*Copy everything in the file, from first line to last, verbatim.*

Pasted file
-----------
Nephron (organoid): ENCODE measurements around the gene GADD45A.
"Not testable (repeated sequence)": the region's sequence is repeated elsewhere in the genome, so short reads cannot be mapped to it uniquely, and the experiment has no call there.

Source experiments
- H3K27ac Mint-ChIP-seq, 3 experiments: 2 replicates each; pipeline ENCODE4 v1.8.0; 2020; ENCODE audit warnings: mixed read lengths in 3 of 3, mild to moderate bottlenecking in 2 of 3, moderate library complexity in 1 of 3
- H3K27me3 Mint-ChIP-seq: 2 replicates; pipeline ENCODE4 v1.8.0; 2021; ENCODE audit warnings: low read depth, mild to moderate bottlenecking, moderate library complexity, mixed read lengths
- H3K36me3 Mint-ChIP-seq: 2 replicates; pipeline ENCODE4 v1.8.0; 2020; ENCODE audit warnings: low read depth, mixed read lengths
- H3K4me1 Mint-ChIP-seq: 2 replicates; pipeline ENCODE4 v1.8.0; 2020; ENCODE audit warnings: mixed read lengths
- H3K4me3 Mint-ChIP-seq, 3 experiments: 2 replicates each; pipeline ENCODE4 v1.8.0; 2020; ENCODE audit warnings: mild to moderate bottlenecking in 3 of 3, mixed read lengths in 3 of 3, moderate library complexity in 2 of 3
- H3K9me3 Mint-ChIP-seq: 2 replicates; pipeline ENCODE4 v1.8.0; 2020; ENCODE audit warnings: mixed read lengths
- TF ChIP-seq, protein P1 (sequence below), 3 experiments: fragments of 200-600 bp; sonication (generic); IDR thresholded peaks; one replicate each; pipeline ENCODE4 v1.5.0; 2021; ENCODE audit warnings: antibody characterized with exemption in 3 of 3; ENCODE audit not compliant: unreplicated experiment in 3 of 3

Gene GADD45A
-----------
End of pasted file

Nephron (organoid): ENCODE measurements around the gene GADD45A.
"Not testable (repeated sequence)": the region's sequence is repeated elsewhere in the genome, so short reads cannot be mapped to it uniquely, and the experiment has no call there.

Source experiments
- H3K27ac Mint-ChIP-seq, 3 experiments: 2 replicates each; pipeline ENCODE4 v1.8.0; 2020; ENCODE audit warnings: mixed read lengths in 3 of 3, mild to moderate bottlenecking in 2 of 3, moderate library complexity in 1 of 3
- H3K27me3 Mint-ChIP-seq: 2 replicates; pipeline ENCODE4 v1.8.0; 2021; ENCODE audit warnings: low read depth, mild to moderate bottlenecking, moderate library complexity, mixed read lengths
- H3K36me3 Mint-ChIP-seq: 2 replicates; pipeline ENCODE4 v1.8.0; 2020; ENCODE audit warnings: low read depth, mixed read lengths
- H3K4me1 Mint-ChIP-seq: 2 replicates; pipeline ENCODE4 v1.8.0; 2020; ENCODE audit warnings: mixed read lengths
- H3K4me3 Mint-ChIP-seq, 3 experiments: 2 replicates each; pipeline ENCODE4 v1.8.0; 2020; ENCODE audit warnings: mild to moderate bottlenecking in 3 of 3, mixed read lengths in 3 of 3, moderate library complexity in 2 of 3
- H3K9me3 Mint-ChIP-seq: 2 replicates; pipeline ENCODE4 v1.8.0; 2020; ENCODE audit warnings: mixed read lengths
- TF ChIP-seq, protein P1 (sequence below), 3 experiments: fragments of 200-600 bp; sonication (generic); IDR thresholded peaks; one replicate each; pipeline ENCODE4 v1.5.0; 2021; ENCODE audit warnings: antibody characterized with exemption in 3 of 3; ENCODE audit not compliant: unreplicated experiment in 3 of 3

Gene GADD45A